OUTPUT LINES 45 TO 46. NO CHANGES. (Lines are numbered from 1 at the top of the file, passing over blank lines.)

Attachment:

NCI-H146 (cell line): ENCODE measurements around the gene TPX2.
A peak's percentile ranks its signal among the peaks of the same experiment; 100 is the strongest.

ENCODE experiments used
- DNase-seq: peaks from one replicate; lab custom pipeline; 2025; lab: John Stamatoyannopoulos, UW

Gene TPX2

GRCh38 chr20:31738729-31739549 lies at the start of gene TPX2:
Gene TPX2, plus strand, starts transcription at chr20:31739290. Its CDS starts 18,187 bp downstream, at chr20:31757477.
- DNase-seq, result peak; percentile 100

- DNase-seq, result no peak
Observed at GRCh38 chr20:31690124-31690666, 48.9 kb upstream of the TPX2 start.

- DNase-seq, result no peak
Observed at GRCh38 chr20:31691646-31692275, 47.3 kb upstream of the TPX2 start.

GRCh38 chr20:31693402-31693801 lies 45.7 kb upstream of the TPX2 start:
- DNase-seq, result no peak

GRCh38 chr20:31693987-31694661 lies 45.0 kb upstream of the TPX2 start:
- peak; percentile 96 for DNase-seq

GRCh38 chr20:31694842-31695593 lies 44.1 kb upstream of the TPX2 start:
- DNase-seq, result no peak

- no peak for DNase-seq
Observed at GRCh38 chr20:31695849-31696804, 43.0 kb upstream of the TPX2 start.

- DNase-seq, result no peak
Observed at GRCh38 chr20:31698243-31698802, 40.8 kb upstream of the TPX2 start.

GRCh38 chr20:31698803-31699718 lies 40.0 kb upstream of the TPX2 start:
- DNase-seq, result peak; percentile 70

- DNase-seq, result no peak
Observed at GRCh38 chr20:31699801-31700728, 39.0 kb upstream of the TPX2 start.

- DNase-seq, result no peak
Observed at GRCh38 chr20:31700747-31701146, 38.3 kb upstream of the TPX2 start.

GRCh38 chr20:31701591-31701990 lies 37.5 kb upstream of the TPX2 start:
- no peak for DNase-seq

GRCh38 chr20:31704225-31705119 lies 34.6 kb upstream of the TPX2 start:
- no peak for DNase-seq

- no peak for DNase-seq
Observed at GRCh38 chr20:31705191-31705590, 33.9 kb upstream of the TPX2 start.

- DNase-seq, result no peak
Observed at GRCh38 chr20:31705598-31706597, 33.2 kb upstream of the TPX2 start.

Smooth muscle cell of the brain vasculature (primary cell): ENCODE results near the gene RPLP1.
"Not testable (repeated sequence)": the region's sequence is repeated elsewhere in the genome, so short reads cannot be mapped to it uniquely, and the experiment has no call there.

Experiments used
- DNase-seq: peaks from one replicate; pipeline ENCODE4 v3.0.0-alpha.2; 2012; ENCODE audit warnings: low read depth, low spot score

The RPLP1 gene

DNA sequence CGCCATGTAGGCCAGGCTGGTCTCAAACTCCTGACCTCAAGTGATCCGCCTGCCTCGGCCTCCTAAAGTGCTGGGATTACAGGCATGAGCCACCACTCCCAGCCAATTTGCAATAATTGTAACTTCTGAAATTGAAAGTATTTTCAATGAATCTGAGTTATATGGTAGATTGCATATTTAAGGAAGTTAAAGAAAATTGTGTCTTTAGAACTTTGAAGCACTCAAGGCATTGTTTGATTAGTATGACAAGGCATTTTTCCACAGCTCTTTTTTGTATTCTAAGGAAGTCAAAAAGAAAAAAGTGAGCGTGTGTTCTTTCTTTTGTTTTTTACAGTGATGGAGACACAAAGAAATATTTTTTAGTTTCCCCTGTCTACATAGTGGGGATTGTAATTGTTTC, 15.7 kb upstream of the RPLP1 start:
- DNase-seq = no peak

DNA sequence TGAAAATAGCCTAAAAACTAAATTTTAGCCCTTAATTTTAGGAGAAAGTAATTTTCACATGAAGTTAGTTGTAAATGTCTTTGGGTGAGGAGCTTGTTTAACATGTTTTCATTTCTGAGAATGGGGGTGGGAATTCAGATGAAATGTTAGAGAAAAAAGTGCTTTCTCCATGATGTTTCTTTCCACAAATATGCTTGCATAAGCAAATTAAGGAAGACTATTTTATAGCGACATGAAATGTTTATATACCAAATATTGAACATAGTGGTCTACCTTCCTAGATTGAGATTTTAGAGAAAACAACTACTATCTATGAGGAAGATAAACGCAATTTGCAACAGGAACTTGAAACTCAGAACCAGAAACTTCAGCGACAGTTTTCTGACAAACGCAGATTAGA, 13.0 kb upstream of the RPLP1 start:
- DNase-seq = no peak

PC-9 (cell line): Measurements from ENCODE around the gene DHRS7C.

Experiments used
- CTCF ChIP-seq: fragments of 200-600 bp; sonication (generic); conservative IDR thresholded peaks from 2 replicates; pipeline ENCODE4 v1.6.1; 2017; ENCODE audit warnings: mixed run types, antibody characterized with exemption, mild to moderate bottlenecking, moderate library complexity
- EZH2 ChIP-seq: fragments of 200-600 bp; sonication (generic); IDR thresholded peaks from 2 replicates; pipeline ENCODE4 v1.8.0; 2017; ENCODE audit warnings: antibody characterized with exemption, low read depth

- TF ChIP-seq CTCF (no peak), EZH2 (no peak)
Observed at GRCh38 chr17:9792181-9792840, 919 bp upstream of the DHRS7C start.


- DNase-seq = no peak

PC-9 (cell line): Measurements from ENCODE around the gene DHRS7C.